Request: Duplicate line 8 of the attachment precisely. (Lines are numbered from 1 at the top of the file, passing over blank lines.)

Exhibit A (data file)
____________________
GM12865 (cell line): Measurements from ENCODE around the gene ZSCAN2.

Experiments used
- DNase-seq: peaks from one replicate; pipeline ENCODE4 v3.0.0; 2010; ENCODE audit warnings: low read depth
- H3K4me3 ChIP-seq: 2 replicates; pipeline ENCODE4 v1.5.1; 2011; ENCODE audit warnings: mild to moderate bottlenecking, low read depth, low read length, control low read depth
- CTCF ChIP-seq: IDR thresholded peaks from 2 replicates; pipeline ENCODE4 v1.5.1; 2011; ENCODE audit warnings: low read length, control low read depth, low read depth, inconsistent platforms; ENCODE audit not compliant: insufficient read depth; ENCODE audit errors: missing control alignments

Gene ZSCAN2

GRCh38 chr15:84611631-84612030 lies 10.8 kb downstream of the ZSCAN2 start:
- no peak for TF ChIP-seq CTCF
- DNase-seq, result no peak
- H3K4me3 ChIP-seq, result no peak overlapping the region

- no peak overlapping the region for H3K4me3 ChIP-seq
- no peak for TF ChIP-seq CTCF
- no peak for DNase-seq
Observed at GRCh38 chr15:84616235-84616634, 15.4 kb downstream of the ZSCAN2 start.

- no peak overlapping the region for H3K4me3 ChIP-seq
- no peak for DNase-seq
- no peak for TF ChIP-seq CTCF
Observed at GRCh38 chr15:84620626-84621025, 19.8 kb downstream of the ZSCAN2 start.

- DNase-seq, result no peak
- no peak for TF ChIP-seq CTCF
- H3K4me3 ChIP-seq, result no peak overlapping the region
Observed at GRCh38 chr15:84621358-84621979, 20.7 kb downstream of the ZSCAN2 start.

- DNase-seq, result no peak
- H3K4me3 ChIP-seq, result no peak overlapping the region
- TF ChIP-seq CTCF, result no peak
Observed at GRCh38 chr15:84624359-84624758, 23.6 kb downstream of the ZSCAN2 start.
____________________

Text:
- no peak for TF ChIP-seq CTCF